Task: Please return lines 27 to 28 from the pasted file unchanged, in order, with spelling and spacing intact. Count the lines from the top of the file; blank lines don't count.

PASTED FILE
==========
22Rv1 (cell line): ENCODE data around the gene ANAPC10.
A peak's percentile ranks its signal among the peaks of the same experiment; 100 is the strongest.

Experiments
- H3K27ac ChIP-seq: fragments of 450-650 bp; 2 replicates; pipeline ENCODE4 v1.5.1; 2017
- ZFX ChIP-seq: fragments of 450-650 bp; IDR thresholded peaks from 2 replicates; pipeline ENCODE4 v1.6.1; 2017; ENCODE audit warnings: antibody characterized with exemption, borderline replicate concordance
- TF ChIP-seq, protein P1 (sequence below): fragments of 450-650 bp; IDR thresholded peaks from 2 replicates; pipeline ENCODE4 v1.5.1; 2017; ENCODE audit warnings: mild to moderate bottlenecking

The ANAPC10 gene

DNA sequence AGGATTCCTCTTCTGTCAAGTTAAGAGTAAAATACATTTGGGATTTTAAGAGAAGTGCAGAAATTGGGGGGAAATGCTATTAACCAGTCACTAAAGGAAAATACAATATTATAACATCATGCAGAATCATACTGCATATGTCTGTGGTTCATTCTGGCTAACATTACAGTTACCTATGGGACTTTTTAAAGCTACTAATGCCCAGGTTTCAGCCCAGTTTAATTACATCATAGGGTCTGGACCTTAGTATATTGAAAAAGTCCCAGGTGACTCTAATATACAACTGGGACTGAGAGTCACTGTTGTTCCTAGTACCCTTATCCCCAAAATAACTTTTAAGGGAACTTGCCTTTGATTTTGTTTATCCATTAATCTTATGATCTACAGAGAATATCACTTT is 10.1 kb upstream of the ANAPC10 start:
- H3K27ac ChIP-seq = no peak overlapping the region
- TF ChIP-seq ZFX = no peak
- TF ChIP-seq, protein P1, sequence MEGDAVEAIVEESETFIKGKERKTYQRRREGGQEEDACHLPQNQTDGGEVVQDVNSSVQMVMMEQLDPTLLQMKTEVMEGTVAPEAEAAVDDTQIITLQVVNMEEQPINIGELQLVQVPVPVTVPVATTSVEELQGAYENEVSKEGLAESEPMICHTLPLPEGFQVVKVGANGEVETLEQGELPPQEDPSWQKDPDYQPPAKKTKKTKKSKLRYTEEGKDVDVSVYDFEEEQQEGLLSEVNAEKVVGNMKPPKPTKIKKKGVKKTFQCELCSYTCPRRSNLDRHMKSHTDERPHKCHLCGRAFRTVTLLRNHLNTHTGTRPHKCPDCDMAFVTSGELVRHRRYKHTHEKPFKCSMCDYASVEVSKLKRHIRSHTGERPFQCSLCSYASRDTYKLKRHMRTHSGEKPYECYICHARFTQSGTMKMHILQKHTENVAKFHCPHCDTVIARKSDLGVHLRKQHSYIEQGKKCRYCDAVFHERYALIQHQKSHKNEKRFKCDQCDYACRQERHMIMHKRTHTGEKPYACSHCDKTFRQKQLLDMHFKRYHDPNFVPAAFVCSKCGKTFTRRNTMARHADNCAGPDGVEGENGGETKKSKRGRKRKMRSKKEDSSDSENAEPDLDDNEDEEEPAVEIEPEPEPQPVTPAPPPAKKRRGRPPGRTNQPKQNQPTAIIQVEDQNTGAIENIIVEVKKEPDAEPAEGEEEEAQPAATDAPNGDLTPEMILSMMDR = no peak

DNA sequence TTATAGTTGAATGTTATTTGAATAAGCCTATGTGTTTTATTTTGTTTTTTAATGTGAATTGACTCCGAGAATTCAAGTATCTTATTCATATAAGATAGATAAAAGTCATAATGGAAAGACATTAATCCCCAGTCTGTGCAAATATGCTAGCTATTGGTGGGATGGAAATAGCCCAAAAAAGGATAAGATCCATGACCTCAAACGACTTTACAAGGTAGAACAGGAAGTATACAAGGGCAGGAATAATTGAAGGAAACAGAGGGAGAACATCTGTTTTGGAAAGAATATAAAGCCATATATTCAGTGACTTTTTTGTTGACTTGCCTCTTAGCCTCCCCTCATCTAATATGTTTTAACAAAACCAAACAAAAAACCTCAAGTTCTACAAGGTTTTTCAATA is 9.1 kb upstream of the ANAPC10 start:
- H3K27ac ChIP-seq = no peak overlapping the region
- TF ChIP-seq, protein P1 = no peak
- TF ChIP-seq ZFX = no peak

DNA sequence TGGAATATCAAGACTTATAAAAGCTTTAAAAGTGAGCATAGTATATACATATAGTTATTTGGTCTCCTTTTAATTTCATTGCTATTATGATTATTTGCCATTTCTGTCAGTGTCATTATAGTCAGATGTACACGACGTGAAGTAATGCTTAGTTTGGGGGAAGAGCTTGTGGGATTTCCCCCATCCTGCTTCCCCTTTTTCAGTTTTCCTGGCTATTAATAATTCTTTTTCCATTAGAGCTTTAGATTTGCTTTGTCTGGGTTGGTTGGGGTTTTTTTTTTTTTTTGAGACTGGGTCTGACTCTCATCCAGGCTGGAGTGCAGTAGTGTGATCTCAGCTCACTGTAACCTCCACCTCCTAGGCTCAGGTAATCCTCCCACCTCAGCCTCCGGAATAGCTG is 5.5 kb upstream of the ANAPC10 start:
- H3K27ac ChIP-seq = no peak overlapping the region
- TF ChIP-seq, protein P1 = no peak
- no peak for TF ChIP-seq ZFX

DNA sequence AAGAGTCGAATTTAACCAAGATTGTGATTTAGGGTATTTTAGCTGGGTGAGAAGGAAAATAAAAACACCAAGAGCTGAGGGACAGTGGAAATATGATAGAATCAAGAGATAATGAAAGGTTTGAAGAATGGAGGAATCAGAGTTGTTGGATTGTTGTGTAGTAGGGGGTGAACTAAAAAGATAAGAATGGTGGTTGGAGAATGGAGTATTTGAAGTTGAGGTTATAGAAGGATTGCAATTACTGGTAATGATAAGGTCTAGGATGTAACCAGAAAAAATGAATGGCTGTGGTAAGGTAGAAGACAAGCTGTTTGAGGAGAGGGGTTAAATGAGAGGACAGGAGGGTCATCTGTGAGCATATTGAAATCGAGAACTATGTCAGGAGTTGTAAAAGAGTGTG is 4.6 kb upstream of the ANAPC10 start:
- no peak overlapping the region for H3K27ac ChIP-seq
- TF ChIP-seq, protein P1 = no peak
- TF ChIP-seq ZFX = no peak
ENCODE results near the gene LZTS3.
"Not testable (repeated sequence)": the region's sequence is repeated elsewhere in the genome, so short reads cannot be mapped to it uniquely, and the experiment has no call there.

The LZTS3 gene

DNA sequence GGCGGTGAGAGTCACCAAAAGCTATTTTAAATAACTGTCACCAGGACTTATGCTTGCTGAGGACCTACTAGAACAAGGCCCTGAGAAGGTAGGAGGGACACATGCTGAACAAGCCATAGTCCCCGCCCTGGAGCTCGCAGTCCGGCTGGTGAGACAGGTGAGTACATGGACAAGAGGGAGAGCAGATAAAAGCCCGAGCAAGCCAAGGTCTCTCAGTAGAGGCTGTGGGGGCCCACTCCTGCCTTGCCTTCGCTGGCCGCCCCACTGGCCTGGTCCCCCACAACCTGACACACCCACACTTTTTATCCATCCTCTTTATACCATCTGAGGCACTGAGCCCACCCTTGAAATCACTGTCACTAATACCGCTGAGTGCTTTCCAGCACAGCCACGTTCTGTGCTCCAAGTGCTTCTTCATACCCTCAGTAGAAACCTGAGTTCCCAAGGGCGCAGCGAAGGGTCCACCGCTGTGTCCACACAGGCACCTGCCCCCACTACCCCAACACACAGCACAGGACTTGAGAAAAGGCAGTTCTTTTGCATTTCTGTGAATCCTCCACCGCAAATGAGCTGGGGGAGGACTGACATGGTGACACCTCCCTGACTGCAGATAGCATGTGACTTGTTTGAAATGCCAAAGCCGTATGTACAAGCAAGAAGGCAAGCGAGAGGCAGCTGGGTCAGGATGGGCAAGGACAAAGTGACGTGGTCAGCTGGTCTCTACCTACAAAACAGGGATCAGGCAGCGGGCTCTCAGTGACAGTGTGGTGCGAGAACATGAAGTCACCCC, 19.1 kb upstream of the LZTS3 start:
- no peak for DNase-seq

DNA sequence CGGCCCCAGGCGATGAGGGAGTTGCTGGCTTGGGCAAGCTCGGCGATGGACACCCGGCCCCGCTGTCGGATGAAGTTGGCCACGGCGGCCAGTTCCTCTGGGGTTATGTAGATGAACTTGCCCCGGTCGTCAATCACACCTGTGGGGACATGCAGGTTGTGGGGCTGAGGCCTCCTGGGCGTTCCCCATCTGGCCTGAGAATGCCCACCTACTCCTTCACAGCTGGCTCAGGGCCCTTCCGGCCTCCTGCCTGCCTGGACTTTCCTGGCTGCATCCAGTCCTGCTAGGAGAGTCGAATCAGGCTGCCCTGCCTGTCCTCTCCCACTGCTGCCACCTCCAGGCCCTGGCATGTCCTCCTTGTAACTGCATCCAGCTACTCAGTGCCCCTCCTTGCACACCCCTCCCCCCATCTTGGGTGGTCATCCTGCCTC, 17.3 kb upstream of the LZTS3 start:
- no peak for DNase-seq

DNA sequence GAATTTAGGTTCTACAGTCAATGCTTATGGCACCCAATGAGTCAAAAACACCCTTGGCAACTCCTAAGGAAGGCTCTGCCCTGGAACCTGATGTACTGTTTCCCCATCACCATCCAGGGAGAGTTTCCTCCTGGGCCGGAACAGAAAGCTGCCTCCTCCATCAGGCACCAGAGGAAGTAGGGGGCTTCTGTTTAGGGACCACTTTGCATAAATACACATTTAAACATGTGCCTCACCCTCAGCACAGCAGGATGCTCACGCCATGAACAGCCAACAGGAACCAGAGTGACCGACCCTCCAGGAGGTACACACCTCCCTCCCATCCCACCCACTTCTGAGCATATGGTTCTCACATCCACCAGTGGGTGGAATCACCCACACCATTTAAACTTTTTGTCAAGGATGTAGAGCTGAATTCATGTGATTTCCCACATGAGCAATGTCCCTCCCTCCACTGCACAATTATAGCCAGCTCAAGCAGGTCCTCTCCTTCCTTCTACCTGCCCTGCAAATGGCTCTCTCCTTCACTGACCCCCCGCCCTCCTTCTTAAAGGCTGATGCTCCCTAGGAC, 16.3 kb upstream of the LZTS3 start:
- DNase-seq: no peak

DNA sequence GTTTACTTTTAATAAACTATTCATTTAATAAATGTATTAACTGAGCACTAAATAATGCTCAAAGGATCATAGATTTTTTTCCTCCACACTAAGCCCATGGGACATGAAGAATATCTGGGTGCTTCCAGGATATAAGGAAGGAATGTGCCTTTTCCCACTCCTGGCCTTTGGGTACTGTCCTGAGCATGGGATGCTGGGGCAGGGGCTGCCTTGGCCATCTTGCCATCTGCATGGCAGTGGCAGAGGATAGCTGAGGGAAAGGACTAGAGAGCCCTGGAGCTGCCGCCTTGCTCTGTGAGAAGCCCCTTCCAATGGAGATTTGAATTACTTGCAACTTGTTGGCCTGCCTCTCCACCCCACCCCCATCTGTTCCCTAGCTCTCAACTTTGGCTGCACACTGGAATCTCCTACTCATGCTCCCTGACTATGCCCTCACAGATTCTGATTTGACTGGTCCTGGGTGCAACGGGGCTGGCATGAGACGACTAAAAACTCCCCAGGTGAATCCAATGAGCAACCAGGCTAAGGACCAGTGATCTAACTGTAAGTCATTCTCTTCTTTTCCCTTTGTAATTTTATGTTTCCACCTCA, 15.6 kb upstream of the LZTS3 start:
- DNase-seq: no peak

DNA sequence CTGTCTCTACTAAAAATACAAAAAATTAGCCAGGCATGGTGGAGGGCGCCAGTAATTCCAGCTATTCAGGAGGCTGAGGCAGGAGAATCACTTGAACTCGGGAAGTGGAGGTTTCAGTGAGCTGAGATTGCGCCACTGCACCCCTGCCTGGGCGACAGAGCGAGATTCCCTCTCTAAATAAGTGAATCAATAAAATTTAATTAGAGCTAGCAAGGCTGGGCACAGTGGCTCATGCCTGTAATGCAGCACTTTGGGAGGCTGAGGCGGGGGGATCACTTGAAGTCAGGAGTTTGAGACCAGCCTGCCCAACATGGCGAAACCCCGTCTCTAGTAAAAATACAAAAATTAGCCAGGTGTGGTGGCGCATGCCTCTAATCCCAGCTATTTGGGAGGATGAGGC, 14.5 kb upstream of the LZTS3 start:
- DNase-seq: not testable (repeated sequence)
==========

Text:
DNA sequence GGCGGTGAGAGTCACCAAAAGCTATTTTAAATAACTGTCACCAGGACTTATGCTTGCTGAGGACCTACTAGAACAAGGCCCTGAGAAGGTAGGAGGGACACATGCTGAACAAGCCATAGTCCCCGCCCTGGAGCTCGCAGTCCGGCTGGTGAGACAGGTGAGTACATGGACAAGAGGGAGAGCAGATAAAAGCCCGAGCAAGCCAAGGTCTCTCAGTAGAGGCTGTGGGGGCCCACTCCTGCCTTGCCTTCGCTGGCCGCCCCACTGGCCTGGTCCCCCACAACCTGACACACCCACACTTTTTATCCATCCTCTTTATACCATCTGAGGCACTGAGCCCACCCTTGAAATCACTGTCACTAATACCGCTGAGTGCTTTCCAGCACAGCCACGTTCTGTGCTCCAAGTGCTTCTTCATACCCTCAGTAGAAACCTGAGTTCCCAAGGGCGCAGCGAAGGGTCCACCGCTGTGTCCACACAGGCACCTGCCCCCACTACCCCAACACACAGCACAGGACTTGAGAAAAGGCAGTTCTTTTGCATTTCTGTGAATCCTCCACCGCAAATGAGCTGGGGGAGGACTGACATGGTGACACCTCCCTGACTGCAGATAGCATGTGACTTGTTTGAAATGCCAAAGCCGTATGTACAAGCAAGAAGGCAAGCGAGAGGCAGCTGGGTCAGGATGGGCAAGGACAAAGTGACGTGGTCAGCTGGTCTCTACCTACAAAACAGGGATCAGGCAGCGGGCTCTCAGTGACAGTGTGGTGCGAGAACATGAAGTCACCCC, 19.1 kb upstream of the LZTS3 start:
- no peak for DNase-seq